Habits of a lifetime are difficult to change. And yet; I am trying. And trying. But not with much success!
A major part of my sixty odd years have been spent absorbing information from sources that I have long been familiar with. Newspapers. Magazines. Newsreels produced by the Films Division of the Government of India. Books. The radio. No; let me hasten to correct that! Not the radio; but the All India Radio.
All of these were known sources of information and there was never any reason to distrust what one read, heard or was told. For the sceptic, there was always the BBC, on the short-wave radio, but the accent and the static often made it difficult to understand what was being said.
Then came the Doordarshan news. Unimaginative, monotonous and dull. But oh, so comforting! The fuzzy pictures were in black and white, but they always managed to appear sepia.
We did not then appreciate how lucky we were! We saw the faces of the newsreaders and we became familiar with them. It was only sometimes that we actually saw the blood and gore that they were telling us about. Notwithstanding the visual nature of TV, the news was still heard, rather than seen. It remained the age of newsreaders; and there was no great departure from the comfort of All India Radio.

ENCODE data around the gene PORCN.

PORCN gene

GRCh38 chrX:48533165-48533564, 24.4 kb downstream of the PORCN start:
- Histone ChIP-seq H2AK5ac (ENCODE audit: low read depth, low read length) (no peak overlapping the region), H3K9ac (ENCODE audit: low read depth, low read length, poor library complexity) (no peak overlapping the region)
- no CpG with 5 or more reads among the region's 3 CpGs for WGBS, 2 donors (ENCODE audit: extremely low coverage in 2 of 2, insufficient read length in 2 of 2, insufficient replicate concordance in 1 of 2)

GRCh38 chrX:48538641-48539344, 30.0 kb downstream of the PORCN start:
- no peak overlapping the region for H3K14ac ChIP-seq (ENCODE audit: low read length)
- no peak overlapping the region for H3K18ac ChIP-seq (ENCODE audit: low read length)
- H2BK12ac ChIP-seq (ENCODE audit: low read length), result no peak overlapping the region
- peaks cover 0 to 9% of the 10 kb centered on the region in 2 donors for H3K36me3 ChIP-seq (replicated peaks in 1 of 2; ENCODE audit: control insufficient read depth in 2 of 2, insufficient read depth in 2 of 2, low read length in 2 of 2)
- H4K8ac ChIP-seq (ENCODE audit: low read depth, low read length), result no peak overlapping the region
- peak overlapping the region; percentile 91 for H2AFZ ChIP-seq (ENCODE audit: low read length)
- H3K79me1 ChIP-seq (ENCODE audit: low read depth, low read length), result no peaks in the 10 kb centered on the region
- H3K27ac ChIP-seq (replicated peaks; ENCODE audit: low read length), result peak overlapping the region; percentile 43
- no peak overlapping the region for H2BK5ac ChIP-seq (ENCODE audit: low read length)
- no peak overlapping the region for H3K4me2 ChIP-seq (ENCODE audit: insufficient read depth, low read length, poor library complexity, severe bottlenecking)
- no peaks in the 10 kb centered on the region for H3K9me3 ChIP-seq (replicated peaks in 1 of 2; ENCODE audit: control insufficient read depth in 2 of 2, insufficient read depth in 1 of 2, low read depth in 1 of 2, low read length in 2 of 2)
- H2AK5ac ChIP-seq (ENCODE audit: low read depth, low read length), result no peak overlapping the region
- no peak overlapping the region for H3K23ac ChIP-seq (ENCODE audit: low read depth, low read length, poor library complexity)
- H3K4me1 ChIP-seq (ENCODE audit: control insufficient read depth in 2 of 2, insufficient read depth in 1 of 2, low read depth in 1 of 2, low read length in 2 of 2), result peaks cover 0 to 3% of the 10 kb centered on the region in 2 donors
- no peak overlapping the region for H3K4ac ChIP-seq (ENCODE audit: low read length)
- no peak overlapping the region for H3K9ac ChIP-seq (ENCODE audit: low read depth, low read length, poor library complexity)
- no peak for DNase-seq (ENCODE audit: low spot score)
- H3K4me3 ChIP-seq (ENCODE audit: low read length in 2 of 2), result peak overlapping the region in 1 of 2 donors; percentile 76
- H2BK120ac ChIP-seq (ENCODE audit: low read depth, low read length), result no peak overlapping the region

The ‘newscasters’, the News Presenters and the Anchors were yet to invade the idiot box. For that matter, television itself was yet to become the idiot box.
At specific times, the Doordarshan newsreaders were welcome guests in our drawing rooms – because that is where the television sets used to be kept in those days. Our news bearers – the one with the balding top, the one with flower in her hair, the one with the childish voice, the one with the sweaty forehead and the one with the heaving bosom – all appeared at fixed times and then faded out; leaving us informed and with the option to switch the telly off or to leave it on for the Chitrahaar which would follow Krishi Darshan.
The television set itself was switched off after the 11 pm news bulletin – when Doordarshan said goodnight. The screen froze into a test pattern and the TV set started emitting a high-pitched scream. Even if one had dozed off, one knew it was time to switch the TV off and go to bed.